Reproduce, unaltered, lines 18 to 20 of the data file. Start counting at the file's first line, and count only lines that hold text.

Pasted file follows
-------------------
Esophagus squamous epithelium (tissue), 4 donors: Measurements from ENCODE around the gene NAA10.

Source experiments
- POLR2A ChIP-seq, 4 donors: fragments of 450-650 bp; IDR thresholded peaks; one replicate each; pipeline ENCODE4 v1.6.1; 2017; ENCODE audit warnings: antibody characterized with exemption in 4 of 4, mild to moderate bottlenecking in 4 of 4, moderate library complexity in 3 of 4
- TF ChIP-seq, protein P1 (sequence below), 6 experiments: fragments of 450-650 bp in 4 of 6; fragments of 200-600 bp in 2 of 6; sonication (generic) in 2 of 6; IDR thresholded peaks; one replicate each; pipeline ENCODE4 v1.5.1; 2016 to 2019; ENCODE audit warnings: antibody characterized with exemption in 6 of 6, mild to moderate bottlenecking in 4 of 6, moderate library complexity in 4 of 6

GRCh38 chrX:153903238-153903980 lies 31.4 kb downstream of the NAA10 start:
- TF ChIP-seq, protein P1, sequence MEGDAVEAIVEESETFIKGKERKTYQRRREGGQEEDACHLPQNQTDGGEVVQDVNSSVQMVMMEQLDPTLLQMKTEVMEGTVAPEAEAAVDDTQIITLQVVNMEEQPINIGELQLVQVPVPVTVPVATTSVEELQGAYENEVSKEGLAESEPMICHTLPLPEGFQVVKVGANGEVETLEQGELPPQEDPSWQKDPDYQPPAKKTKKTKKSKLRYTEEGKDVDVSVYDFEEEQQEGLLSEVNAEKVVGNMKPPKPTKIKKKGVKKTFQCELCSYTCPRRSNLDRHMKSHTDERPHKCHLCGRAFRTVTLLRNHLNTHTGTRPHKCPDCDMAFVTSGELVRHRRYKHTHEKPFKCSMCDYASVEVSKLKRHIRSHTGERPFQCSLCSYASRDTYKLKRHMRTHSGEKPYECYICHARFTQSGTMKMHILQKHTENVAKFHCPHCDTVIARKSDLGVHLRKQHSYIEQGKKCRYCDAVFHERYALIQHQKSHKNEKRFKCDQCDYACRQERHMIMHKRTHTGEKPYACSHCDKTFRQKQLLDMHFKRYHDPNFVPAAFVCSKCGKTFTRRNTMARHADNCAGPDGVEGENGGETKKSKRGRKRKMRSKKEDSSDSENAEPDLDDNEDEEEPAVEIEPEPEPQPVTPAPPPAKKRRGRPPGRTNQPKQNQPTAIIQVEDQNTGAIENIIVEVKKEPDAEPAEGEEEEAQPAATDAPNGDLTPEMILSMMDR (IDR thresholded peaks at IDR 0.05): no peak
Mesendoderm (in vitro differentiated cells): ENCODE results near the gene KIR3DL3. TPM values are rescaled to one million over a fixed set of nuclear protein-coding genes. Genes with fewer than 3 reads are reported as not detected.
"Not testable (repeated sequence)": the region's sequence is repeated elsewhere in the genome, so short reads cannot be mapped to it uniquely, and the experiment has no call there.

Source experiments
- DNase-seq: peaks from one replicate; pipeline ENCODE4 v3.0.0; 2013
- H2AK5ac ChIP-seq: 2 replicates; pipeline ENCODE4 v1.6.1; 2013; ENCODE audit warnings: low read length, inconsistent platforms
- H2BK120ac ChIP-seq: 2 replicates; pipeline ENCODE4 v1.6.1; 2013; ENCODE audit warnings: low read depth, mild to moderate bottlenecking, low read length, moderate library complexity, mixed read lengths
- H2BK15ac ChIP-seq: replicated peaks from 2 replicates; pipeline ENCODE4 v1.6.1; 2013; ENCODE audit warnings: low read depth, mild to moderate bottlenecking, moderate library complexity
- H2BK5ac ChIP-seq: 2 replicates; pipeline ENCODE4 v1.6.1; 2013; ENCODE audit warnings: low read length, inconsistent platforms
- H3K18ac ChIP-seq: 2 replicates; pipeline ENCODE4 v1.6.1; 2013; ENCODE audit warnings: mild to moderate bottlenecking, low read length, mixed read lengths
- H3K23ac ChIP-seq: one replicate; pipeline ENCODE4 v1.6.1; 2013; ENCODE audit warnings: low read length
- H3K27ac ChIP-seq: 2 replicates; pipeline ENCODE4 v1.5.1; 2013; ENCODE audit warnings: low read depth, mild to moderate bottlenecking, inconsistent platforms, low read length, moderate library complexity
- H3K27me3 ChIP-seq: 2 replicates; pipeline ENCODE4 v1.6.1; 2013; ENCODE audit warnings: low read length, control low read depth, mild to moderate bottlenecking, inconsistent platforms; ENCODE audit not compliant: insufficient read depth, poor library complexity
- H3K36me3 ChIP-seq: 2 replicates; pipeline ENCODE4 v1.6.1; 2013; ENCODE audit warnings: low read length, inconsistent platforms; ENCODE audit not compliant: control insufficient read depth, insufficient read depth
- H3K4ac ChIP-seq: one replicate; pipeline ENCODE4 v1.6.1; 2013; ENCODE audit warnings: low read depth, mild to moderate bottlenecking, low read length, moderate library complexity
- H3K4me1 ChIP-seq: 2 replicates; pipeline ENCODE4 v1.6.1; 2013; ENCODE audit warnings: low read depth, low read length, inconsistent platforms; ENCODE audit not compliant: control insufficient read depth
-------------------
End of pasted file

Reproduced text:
- H3K27me3 ChIP-seq: 2 replicates; pipeline ENCODE4 v1.6.1; 2013; ENCODE audit warnings: low read length, control low read depth, mild to moderate bottlenecking, inconsistent platforms; ENCODE audit not compliant: insufficient read depth, poor library complexity
- H3K36me3 ChIP-seq: 2 replicates; pipeline ENCODE4 v1.6.1; 2013; ENCODE audit warnings: low read length, inconsistent platforms; ENCODE audit not compliant: control insufficient read depth, insufficient read depth
- H3K4ac ChIP-seq: one replicate; pipeline ENCODE4 v1.6.1; 2013; ENCODE audit warnings: low read depth, mild to moderate bottlenecking, low read length, moderate library complexity